Torch relay: Lucas Hayward spreads Changing Faces message

Lucas Hayward when he was younger Lucas Hayward suffered verbal and physical bullying at primary school

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An Olympic torchbearer is returning to the primary school where he was severely bullied over his facial disfigurement.

Lucas Hayward, 15, carried the flame through part of Leicester on day 46 of the torch relay.

He was nominated largely because of his work for the charity Changing Faces.

He is returning to St Luke's Primary School in Thurnby later to talk to the pupils about bullying and achieving their aspirations.

Start Quote

I would be called things like elephant nose, flat nose, ugly, pig nose”

End Quote Lucas Hayward Olympic torchbearer and Changing Faces campaigner

"It was such an honour to be part of such an amazing, massive event," he said after his turn with the torch.

"I also thought it was a really good opportunity for me to spread the word about the charity work I've done with Changing Faces."

Lucas, who lives in Thurnby in Leicestershire, was born with oculo-auriculo-fronto-nasal syndrome (OAFNS) and has undergone numerous operations.

"That means my nose is wider than most people's and I had tags on the left side of my face," he said.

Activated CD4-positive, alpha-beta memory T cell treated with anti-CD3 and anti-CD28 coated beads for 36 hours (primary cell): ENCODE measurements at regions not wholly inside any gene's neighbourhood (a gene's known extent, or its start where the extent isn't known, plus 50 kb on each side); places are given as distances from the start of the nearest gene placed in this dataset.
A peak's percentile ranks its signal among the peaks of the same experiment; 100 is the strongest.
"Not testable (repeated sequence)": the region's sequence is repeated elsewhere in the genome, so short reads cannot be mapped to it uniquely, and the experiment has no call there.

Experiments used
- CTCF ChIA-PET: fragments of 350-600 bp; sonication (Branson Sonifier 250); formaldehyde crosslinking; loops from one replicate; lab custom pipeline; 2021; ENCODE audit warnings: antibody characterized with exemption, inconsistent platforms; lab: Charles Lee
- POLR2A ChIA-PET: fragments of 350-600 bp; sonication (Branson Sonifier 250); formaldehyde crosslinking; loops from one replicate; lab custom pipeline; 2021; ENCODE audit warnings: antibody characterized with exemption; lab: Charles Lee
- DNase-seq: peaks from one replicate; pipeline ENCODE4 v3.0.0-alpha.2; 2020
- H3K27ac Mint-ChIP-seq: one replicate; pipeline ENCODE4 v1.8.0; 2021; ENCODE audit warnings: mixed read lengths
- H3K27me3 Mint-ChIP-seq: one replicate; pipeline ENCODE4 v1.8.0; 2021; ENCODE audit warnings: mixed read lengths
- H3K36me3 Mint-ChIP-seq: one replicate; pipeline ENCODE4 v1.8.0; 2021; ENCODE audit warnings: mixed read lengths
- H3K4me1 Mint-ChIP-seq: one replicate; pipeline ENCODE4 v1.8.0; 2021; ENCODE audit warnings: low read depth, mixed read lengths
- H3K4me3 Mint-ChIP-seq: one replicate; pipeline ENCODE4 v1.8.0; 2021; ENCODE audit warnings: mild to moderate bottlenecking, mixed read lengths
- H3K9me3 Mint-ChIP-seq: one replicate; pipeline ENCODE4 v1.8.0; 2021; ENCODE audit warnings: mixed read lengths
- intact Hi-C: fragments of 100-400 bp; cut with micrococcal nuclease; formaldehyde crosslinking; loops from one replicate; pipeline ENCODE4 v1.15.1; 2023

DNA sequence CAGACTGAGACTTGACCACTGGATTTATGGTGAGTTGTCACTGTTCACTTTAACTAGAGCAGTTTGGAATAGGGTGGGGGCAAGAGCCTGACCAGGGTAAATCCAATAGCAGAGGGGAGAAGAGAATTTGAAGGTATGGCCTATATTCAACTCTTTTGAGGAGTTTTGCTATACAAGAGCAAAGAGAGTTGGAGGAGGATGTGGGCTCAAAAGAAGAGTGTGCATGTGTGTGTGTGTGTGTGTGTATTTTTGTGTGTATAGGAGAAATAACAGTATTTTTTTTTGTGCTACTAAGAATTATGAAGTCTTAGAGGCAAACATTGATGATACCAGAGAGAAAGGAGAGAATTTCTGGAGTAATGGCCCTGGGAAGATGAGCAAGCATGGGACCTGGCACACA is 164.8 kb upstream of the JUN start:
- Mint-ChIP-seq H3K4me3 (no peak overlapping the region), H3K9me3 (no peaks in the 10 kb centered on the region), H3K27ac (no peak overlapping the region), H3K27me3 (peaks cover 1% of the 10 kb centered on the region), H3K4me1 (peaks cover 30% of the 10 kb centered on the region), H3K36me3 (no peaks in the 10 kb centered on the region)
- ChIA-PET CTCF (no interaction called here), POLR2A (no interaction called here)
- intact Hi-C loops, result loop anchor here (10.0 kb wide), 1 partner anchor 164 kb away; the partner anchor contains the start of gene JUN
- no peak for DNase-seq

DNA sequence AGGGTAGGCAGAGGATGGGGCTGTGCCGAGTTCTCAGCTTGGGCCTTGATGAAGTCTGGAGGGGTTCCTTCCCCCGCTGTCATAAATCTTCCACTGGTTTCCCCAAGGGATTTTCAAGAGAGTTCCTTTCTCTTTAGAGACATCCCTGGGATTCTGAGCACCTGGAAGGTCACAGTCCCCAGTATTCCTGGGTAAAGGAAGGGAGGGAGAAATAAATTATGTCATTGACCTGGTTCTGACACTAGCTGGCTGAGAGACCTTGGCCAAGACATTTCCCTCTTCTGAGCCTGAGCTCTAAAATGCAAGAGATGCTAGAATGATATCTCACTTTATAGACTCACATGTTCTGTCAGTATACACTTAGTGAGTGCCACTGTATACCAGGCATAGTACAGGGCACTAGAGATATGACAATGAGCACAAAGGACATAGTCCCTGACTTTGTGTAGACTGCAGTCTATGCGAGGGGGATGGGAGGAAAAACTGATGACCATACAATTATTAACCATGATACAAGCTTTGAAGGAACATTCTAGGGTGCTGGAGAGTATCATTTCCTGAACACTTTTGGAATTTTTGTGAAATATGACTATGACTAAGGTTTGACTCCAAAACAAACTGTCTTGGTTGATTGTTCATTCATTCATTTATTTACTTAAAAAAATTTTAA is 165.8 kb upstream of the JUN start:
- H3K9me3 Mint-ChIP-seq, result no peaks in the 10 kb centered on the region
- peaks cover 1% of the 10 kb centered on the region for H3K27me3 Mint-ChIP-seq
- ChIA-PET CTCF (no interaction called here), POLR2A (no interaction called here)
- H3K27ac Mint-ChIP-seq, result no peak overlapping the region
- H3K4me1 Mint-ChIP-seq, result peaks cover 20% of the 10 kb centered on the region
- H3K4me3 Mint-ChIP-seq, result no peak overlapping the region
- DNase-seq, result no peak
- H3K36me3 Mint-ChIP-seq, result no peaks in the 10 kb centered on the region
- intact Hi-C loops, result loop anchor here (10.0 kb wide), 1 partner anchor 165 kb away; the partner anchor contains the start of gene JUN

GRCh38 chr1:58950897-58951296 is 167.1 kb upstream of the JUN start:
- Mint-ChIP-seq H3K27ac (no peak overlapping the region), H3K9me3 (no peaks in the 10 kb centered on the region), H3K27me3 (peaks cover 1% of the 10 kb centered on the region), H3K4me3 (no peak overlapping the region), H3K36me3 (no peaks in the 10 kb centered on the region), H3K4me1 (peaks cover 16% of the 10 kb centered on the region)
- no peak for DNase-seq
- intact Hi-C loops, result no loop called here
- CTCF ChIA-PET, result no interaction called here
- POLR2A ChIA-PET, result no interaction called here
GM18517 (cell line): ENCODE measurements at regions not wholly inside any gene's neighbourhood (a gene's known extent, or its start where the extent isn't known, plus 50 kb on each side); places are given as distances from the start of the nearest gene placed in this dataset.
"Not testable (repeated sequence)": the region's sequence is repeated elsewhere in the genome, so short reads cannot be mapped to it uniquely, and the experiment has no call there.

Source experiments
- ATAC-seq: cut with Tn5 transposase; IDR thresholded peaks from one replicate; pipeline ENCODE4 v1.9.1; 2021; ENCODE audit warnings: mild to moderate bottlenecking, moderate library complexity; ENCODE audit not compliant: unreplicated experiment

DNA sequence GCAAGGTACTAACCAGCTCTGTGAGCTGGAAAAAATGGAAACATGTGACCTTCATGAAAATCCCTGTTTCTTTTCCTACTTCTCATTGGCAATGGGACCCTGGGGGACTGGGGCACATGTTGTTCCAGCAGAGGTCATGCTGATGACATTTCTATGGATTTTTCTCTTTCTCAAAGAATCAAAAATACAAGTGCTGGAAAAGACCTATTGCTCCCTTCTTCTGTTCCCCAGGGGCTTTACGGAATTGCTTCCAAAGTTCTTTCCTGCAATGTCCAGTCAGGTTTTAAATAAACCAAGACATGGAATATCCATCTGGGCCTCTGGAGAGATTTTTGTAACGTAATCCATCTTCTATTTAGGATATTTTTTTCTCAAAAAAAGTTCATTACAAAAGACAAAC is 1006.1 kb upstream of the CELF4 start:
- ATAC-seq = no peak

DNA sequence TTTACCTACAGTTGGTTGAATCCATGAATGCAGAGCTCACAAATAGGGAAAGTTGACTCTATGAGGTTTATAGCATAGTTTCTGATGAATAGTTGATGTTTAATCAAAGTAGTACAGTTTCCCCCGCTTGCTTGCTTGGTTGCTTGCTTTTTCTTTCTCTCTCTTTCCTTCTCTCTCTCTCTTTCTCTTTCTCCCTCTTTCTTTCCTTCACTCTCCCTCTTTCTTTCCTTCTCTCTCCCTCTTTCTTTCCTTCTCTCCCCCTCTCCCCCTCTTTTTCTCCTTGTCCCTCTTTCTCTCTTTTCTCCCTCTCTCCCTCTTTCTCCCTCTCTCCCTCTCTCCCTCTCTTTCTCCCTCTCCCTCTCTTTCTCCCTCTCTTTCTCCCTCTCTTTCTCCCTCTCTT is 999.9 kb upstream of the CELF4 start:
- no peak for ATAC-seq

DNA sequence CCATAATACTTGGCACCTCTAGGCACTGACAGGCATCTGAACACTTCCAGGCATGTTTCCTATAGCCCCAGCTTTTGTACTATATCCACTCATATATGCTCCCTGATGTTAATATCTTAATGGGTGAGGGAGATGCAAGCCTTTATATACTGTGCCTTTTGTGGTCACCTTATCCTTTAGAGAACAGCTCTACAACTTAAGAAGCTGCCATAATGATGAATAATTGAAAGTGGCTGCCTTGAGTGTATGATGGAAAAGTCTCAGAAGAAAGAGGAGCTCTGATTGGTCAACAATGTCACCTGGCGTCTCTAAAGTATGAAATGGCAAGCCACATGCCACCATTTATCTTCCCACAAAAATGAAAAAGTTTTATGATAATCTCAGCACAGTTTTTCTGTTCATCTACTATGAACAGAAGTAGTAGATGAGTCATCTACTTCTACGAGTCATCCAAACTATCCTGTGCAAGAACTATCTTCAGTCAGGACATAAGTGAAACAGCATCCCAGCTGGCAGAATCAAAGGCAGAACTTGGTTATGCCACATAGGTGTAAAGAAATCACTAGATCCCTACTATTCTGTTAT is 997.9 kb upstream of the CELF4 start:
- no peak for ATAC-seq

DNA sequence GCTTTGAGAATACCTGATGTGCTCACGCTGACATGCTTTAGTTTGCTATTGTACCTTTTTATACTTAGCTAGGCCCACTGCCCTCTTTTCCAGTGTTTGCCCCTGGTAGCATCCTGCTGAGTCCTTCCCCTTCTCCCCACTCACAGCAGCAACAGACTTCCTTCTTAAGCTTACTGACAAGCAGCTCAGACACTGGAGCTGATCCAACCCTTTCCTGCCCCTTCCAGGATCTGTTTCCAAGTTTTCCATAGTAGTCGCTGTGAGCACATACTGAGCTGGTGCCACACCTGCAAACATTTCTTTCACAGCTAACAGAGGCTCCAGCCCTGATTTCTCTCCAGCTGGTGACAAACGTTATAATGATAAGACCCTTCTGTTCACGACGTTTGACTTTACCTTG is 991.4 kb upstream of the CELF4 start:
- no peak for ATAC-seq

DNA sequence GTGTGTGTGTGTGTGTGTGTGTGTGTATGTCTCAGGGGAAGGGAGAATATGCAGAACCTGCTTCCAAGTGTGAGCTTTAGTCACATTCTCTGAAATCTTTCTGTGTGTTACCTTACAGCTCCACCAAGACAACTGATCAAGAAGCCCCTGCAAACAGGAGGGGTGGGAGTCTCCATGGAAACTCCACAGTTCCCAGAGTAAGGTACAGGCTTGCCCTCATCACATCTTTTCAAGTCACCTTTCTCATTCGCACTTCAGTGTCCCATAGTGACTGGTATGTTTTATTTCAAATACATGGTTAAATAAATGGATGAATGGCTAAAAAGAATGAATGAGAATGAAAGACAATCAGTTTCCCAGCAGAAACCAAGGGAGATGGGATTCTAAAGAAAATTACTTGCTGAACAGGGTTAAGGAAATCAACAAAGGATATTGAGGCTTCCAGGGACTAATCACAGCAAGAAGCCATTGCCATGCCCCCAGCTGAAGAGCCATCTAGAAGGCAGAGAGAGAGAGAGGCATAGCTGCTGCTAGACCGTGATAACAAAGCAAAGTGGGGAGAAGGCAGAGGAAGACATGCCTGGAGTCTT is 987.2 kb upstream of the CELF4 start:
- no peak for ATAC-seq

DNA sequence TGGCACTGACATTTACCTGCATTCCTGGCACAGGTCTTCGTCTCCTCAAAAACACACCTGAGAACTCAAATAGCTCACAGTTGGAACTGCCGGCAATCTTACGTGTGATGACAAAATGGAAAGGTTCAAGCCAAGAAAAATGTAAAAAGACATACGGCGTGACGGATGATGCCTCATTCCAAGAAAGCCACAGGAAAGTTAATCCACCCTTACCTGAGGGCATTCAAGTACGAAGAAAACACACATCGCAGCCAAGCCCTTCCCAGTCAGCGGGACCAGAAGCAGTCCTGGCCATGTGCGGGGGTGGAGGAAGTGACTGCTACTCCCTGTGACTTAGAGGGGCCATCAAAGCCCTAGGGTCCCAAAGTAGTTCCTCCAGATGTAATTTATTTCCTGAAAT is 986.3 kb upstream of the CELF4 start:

'Absolutely horrible'

"I would be called things like elephant nose, flat nose, ugly, pig nose."

The bullying was also physical.

"I got punched and kicked and I was spat on," he added. "My glasses were broken, things like that.

Lucas Hayward Lucas, now 15, is a campaigner for Changing Faces

"It was absolutely horrible but that was when Changing Faces came in. They helped me with the transition from my primary to my secondary school."

Lucas now helps the charity which helped him, and has featured in a poster campaign on the London Underground as part of his work.

His visit to the school later will be the first time he has been back properly since being bullied.

"I don't think about it all the time but I do remember what happened to me there," he said.

"When I go there it will be about helping children to be better, to not bully, and to know they can reach something as special as the Olympic torch."

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